Egypt celebrates July 23rd as its national day -- the anniversary of the revolution that led to the overthrow of the monarchy.
Egypt celebrates July 23rd as its national day -- the anniversary of the revolution that led to the overthrow of the monarchy. It is now 25 years since the last reigning King, Farouk, was forced to abdicate, and the first moves were made towards the establishment of the modern republic.
SYNOPSIS: This was ex-King Farouk as he was remembered -- a plump, ageing playboy, whiling away his time in Mediterranean holiday resorts. His second wife, Narriman, and their baby son Ahmed Fuad went with him to their first home on Capri.
He was only 16 when he was recalled from military training in Britain on the death of his father, King Fuad I, in 1936. A year later, he officially came of age, and was crowned. Farouk looked set for a long and successful reign as a popular monarch. He had a pretty young bride, Queen Farida -- daughter of an Egyptian judge.
But he never came to terms with either the ruling political party or the aspirations of the Egyptian people. In January 1952, widespread rioting broke out -- directed mainly against the British and other foreign residents and businesses.
A coup six months later installed General Mohammed Neguib as head of the Revolutionary Command Council; but a certain Colonel Gamal Abdel Nasser was the moving spirit among the group of young officers who carried it out. When Neguib was appointed Prime Minister, Nasser became his deputy, but remained in the background for the time being.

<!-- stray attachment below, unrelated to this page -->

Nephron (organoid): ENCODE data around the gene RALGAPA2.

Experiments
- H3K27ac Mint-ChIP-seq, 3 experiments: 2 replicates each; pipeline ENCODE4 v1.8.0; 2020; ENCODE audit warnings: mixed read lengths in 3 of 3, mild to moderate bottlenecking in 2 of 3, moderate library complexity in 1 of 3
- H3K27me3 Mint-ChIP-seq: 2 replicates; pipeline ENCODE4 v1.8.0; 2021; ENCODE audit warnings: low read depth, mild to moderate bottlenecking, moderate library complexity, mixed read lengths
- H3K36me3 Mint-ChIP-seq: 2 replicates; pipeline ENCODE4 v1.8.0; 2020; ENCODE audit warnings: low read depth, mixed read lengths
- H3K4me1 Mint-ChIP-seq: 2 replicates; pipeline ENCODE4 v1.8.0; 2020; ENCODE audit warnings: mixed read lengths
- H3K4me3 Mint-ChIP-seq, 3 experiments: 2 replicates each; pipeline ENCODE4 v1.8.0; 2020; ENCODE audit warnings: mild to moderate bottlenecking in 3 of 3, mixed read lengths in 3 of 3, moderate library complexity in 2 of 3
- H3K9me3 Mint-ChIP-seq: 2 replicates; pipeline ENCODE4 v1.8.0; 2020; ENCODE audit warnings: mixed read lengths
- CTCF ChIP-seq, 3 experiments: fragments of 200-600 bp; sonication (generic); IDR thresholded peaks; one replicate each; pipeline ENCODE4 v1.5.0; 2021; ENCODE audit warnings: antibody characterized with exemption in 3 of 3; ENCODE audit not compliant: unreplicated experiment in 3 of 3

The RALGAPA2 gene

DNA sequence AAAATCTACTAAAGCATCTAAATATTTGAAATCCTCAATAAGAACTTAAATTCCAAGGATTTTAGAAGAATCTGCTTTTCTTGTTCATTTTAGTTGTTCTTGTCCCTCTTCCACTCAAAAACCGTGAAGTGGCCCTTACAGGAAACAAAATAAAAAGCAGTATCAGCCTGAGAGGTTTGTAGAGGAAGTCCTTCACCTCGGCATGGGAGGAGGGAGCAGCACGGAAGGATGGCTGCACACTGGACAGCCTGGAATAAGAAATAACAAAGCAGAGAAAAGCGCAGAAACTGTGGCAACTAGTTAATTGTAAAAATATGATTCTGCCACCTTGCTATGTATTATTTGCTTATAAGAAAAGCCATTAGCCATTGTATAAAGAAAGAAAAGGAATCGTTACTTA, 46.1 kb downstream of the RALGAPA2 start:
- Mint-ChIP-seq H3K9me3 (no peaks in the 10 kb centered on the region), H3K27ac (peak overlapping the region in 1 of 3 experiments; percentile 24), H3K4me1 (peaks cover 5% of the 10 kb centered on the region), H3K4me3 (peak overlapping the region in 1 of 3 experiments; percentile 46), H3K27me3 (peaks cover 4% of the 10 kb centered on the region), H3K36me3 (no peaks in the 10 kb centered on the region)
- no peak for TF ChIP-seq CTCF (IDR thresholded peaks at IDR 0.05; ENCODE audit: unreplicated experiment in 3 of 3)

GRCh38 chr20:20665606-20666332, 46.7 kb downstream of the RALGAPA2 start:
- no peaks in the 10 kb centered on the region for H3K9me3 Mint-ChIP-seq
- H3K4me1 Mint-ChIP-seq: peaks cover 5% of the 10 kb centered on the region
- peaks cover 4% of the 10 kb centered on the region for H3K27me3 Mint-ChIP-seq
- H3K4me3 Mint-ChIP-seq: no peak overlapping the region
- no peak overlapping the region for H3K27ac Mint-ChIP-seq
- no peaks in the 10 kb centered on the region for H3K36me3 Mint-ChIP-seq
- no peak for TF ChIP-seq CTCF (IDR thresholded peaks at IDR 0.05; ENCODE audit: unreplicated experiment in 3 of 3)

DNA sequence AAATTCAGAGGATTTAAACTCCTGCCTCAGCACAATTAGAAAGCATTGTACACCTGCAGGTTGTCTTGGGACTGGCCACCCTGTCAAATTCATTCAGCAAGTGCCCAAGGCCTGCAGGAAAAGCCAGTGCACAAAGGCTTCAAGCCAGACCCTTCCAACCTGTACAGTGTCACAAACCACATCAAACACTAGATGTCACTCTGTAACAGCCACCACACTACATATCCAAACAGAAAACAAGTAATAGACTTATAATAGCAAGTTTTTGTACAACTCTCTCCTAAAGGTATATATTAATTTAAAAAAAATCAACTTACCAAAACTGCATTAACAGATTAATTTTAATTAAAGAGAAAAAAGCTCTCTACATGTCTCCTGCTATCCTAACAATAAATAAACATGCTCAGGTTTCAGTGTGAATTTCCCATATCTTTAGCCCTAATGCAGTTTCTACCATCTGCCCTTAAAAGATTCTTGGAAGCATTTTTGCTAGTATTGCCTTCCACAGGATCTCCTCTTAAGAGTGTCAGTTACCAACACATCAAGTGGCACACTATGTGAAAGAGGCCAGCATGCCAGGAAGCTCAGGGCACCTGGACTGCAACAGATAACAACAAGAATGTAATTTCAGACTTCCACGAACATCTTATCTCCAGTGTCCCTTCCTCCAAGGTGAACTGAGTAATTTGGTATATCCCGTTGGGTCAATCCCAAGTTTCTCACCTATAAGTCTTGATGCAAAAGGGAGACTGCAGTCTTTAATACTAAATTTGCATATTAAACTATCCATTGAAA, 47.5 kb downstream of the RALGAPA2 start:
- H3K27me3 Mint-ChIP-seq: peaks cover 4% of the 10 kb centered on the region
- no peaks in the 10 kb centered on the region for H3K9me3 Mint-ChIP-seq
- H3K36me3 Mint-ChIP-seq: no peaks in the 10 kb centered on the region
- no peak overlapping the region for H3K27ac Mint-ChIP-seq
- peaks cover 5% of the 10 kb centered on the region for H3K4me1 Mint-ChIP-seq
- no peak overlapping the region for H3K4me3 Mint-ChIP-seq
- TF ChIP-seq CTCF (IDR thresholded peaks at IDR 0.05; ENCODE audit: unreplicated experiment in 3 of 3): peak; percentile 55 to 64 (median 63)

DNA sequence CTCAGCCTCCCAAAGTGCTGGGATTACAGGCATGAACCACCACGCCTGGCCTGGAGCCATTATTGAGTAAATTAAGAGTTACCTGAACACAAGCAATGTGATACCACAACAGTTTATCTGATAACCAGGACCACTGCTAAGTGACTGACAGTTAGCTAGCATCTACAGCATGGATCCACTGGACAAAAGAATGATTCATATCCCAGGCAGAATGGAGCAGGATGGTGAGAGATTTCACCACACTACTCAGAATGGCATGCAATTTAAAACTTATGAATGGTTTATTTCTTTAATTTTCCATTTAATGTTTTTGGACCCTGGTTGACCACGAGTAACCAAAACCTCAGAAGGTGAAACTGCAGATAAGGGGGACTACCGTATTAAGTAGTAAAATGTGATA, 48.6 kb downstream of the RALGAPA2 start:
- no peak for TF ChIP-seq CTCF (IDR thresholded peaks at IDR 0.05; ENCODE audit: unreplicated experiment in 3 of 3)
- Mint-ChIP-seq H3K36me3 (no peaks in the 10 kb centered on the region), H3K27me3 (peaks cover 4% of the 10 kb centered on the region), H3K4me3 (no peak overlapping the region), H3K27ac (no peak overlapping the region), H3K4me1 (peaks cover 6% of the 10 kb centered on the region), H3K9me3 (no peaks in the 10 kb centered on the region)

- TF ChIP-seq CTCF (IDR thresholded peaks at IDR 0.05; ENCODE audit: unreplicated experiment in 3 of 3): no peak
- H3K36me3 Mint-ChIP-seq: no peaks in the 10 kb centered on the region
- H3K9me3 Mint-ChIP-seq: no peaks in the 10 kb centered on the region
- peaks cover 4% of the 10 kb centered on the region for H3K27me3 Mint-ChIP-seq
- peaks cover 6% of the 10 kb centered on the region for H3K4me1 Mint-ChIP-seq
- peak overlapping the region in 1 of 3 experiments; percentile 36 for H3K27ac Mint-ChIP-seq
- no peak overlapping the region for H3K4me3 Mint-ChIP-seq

It was the end of the road for Farouk, who was sent into exile. The ex-king was branded as a man who had lived in luxury at the expense of his people. All the property he left behind -- including gold and jewellery in his palace -- was confiscated. When he fled, Farouk denied that he had any fortune overseas, or had brought any great wealth away with him.
He was only 45 when he died in Rome, in 1965. By then, he had divorced Princess Narriman. Their son, Ahmed Fuad, who was 13, headed the mourners at his funeral. The young Fuad, who had been only seven month old when his father abdicated, had been proclaimed king as his successor. But a year later, the monarchy in Egypt was abolished altogether.
It was not long before Colonel Nasser emerged as the true leader of the revolution. In 1954, he ousted the figurehead, General ??? and took over, first as Prime Minister, and then as Head of State. The modern Arab Republic Egypt began to emerge from the ashes of the monarchy.